The process cycle time will range from two to seven hours depending on the mass of material in the chamber and the desired coating thickness. VTI has optimized the thickness for mold applications to range from 1-2 microns (less than .0001”) which falls within most of the tolerance limits for molding components. After coating most details and inserts can be reassembled without difficult. One customer compared the assembly time of a V-TiN coated mold versus a mold coated with nickel/Teflon. The savings were twelve hours. In their case, a two cavity mold with 125 precision inserts would typically require 20 hours assembly time and a great deal of hand stoning for the wet plated components. This was reduced to eight hours by changing to TiN.

Measurement Requirements

The size of molds that can be coated, cost of the process and turn around times are related to the size of the vacuum chamber and the amount of mass of tool steel in the mold. The following guidelines are generally applicable:

The ultimate question is how much does the process cost. On a relative basis it is typically more expensive than wet plating processes, usually with better wear resistance, more uniformity and better mold performance. A cavity block of 100 cubic inches can range from $200-$250, small inserts from $2-$5 each and cores 2’ diameter x 12” long $65-$80. A complete mold cavity of 200 cubic inches can range in cost from $600 to $1800 depending on the complexity, number of inserts, cores and slides. All applications are quoted separately with quantity discounts with consideration for the amount of work involved in each application. Quotes can be provided based on the size and quantity of components, a review of prints or based on a previous order for a similar product.


Vergason Technology has taken the time develop the V-TiN coatings so that it can be applied to the critical surfaces of the plastic injection mold. It is applied at temperatures that will not affect the properties of the tool steels including hardness and size. We’ve taken the time to understand the needs of the plastic injection molding industry. We recognize the value of the components we are coating and have developed handling procedures that will insure the safe coating of the molds. We will even make recommendations on shipping and packing methods to enable the parts to make the hazardous journey with common carriers. This positions our capabilities and knowledge for this type of application among the leader in the PVD industry.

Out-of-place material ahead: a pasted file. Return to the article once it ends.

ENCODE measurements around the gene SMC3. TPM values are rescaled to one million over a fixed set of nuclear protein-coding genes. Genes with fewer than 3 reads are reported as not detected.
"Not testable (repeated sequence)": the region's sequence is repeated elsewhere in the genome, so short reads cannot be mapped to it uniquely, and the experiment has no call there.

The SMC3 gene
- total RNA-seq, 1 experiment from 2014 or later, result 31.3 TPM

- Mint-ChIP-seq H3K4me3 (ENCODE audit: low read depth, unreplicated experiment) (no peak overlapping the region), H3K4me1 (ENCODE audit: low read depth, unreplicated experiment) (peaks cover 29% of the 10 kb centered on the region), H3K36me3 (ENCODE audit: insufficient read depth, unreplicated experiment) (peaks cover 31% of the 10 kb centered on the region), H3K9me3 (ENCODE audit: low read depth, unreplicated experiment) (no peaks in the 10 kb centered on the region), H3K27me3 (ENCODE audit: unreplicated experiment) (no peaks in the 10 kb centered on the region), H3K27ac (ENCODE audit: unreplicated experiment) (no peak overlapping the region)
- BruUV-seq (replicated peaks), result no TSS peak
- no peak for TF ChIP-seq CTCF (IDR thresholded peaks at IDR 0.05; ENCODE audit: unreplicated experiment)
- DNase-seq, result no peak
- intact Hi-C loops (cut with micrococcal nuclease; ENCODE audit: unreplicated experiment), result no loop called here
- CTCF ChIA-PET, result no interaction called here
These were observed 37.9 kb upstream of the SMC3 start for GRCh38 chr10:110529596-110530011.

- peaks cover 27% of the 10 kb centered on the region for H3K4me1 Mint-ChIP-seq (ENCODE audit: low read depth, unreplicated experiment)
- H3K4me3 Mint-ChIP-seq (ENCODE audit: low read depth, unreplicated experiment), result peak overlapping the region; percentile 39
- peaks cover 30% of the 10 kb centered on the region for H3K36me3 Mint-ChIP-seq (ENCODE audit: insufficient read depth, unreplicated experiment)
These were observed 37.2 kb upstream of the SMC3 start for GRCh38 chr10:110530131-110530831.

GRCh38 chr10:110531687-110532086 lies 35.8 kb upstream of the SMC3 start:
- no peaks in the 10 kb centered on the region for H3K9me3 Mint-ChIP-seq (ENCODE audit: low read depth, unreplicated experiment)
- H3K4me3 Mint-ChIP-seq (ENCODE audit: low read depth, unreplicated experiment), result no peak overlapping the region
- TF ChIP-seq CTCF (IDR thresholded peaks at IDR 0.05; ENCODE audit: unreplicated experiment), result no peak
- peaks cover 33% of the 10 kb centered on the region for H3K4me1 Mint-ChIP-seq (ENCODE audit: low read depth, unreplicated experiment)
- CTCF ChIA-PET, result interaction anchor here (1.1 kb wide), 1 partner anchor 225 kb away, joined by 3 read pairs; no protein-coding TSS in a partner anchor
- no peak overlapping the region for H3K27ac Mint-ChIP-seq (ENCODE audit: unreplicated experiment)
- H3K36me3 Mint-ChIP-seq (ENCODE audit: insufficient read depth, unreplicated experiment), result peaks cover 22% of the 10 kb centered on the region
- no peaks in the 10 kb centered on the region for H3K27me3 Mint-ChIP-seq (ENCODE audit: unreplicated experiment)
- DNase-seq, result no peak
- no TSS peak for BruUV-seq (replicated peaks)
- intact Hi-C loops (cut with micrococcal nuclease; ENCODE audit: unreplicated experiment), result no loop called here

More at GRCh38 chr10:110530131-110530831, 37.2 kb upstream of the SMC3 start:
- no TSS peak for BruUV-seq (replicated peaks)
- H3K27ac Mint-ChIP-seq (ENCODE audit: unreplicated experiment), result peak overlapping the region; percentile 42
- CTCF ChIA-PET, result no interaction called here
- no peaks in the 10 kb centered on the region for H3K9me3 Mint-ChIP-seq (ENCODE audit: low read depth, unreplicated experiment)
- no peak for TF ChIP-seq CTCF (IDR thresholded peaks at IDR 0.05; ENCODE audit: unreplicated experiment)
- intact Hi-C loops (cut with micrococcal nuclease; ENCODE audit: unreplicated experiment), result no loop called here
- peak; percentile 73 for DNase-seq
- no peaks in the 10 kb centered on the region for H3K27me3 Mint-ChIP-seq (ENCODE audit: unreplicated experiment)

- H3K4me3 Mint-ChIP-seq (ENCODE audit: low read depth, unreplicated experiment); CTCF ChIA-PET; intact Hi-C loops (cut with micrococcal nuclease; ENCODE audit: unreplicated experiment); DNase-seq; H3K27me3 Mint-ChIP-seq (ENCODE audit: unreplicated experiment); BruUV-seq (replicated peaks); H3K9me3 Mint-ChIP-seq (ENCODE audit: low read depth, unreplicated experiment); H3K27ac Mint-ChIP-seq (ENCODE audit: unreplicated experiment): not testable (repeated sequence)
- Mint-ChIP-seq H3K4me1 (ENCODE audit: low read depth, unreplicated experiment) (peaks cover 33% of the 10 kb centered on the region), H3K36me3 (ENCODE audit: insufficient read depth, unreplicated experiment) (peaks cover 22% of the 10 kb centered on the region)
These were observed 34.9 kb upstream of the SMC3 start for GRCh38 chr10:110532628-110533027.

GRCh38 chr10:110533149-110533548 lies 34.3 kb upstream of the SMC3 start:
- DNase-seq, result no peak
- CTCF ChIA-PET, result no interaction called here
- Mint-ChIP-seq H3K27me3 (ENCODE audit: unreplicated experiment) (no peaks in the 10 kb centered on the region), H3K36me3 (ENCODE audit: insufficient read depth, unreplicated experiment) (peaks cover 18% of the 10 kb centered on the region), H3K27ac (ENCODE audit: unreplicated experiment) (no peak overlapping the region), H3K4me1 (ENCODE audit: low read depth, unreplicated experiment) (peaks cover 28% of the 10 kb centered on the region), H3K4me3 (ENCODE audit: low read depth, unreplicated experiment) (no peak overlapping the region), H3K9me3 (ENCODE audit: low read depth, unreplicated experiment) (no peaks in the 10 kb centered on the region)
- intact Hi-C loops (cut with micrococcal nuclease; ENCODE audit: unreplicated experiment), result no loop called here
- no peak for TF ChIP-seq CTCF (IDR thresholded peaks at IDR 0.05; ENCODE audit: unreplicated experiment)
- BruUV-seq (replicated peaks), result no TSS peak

Taking this thought one step further, VTI has removed the risk for the process engineer to use PVD coatings to improve mold performance. We can demonstrate this by answering the following questions with and unequivocal yes:

1.Can we coat a mold component with V-TiN without affecting the hardness and only adding the thickness of the coating to the size? YES!

2.Can we remove the coating without damage to the tool steel? YES!

3.Once the coating is removed with the customer receive the part back in the same condition and hardness as given to VTI except without the coating? YES!

These are questions that all contract-coating services must be able to answer positively when applying any coating to a mold component. The technology exists today. Customers need the assurance that these high value components will meet their performance requirements and that they can be restored to their original condition when requested.

Please contract us if you have any questions. We hope that this overview provides new insight into the PVD coating process for Titanium Nitride. The VTI® tradename for our low temperature process is V-TiN. Ask for it by name.

Contact VTI or Erie Industrial sales staff today to find out how your injection molding process can run more efficiently and cost effectively.

Phone (814) 452-3231 Fax (814) 456-7176